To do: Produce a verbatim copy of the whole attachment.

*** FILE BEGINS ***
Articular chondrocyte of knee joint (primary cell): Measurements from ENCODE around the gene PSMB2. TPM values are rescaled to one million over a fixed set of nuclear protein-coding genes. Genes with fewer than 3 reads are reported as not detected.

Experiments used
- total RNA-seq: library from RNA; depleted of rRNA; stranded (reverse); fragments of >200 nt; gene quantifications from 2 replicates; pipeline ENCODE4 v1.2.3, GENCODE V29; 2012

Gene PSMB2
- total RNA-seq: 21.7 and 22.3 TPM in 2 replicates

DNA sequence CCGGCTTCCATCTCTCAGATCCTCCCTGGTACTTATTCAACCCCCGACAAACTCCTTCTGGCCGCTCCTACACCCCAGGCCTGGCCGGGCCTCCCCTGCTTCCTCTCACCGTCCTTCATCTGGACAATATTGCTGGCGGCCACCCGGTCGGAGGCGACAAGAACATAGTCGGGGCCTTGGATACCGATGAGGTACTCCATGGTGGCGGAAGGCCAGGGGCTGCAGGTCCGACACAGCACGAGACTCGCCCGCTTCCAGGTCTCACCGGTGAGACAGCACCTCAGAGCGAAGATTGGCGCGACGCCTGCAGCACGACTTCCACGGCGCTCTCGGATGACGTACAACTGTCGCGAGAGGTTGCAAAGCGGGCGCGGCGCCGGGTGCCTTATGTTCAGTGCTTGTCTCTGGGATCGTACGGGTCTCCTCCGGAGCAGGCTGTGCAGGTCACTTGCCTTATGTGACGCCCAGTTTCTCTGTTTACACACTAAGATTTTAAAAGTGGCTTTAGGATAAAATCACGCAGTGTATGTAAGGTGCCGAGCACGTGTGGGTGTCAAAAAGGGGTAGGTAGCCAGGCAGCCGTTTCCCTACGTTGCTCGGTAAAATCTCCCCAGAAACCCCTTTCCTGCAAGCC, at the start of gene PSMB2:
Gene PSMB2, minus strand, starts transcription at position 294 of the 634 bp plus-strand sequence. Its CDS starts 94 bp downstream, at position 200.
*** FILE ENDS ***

Articular chondrocyte of knee joint (primary cell): Measurements from ENCODE around the gene PSMB2. TPM values are rescaled to one million over a fixed set of nuclear protein-coding genes. Genes with fewer than 3 reads are reported as not detected.

Experiments used
- total RNA-seq: library from RNA; depleted of rRNA; stranded (reverse); fragments of >200 nt; gene quantifications from 2 replicates; pipeline ENCODE4 v1.2.3, GENCODE V29; 2012

Gene PSMB2
- total RNA-seq: 21.7 and 22.3 TPM in 2 replicates

DNA sequence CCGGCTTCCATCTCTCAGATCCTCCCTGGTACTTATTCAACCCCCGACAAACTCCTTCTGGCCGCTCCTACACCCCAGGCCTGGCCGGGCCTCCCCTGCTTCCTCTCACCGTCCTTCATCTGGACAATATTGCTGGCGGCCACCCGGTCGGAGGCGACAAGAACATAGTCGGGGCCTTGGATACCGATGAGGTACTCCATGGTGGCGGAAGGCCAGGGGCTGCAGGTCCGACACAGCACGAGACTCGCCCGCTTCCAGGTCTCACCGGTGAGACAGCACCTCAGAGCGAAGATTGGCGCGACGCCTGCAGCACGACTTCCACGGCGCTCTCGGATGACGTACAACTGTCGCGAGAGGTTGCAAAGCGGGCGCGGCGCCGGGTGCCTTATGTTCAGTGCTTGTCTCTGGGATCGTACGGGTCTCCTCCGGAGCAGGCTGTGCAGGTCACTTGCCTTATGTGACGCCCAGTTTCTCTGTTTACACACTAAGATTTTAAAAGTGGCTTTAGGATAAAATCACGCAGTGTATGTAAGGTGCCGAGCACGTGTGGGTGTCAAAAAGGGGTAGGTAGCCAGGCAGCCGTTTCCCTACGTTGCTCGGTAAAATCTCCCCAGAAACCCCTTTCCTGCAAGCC, at the start of gene PSMB2:
Gene PSMB2, minus strand, starts transcription at position 294 of the 634 bp plus-strand sequence. Its CDS starts 94 bp downstream, at position 200.